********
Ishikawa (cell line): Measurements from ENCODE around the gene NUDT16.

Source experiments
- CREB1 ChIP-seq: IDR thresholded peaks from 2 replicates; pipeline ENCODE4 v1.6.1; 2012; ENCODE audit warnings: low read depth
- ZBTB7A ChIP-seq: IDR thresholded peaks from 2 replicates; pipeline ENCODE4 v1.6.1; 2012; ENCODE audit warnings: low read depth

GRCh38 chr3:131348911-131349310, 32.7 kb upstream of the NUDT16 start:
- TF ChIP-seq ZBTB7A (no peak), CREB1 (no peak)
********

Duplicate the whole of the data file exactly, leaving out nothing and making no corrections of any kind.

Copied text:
Ishikawa (cell line): Measurements from ENCODE around the gene NUDT16.

Source experiments
- CREB1 ChIP-seq: IDR thresholded peaks from 2 replicates; pipeline ENCODE4 v1.6.1; 2012; ENCODE audit warnings: low read depth
- ZBTB7A ChIP-seq: IDR thresholded peaks from 2 replicates; pipeline ENCODE4 v1.6.1; 2012; ENCODE audit warnings: low read depth

GRCh38 chr3:131348911-131349310, 32.7 kb upstream of the NUDT16 start:
- TF ChIP-seq ZBTB7A (no peak), CREB1 (no peak)